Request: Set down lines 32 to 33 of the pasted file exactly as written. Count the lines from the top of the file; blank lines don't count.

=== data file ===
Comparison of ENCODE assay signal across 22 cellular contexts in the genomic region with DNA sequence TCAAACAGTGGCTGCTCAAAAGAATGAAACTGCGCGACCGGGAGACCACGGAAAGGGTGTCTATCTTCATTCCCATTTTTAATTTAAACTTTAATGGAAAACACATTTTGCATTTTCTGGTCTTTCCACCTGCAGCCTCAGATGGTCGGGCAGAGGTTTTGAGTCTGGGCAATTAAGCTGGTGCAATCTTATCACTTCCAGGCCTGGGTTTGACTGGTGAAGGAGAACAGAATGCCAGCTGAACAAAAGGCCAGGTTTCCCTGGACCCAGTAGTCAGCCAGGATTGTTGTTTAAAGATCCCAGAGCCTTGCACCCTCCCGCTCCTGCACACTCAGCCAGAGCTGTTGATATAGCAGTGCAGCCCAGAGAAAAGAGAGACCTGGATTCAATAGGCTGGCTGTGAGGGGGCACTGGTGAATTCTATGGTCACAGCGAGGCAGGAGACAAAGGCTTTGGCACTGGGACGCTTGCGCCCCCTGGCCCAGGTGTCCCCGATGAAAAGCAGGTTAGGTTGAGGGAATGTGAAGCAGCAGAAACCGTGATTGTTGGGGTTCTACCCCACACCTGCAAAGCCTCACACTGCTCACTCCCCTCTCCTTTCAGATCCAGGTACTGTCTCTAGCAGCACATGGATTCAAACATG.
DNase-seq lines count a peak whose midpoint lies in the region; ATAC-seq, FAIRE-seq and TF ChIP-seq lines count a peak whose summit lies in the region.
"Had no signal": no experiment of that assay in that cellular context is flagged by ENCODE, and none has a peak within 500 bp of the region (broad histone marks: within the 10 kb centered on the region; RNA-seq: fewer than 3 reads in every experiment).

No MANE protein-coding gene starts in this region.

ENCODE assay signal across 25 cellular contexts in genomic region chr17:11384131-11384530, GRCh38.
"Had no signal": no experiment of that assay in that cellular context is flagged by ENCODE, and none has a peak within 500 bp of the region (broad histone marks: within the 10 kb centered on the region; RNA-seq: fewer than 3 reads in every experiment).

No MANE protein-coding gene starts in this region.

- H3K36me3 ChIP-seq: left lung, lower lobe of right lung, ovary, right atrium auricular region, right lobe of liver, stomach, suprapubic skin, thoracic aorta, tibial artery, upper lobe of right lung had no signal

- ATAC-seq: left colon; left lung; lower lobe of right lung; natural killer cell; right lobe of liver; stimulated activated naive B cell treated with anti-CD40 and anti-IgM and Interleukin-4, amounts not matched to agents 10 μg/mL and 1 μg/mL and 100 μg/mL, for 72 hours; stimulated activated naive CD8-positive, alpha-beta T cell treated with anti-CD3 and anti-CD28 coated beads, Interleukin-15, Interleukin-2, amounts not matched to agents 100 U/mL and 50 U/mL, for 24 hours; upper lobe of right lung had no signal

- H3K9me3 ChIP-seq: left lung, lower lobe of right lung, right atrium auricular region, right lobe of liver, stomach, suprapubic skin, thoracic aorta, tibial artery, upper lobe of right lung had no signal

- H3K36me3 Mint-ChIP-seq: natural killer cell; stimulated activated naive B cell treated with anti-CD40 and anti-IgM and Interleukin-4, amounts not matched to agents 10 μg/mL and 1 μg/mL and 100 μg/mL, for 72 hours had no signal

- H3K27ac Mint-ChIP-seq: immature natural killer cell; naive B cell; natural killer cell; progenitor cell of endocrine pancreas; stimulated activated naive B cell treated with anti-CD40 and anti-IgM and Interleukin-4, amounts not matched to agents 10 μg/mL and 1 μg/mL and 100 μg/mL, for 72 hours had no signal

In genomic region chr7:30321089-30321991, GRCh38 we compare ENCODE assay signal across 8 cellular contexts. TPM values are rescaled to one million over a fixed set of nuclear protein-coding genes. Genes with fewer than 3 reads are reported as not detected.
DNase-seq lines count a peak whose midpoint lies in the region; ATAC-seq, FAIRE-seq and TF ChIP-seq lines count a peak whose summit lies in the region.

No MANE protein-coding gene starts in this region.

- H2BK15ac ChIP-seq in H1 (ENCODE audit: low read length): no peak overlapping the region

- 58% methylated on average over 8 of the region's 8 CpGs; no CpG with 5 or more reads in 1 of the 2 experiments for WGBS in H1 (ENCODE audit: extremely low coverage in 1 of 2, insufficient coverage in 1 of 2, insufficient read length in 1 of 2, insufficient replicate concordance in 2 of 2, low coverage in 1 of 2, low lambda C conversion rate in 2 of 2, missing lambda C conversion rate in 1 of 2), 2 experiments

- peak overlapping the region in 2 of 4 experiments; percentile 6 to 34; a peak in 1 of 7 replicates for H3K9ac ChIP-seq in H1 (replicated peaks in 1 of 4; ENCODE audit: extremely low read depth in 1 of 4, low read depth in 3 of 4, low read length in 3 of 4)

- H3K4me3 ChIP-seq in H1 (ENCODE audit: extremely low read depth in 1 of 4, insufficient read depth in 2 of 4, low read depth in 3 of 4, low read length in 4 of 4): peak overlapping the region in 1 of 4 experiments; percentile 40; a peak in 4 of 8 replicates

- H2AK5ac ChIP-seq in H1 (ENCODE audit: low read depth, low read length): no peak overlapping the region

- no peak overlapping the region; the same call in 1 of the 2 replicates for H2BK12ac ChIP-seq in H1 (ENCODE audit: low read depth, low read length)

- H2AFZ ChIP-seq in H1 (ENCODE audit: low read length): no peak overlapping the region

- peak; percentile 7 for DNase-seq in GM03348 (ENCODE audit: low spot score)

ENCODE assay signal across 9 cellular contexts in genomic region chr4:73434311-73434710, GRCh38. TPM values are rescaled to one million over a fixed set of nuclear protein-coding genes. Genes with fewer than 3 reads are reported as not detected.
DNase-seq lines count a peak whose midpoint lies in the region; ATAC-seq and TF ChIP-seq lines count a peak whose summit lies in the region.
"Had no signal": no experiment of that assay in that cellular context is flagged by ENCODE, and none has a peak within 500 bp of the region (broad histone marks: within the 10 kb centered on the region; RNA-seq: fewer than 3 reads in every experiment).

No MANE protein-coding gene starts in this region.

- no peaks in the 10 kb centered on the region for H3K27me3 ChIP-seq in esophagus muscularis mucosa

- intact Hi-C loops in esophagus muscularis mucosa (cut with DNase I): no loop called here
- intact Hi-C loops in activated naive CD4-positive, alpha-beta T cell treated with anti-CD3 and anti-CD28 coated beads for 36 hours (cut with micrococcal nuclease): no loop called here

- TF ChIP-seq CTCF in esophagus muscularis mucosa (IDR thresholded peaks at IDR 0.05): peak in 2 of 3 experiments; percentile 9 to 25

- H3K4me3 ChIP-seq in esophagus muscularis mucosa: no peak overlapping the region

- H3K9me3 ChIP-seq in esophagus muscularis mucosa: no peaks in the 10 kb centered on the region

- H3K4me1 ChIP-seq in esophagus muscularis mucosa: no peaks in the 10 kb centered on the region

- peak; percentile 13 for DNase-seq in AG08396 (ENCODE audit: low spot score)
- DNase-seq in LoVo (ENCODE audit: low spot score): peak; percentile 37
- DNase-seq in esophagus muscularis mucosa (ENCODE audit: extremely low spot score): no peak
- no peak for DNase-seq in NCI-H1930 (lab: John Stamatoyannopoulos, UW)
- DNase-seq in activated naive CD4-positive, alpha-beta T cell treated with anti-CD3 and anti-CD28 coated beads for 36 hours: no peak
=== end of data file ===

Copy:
- H3K4me3 ChIP-seq in esophagus muscularis mucosa: no peak overlapping the region

- H3K9me3 ChIP-seq in esophagus muscularis mucosa: no peaks in the 10 kb centered on the region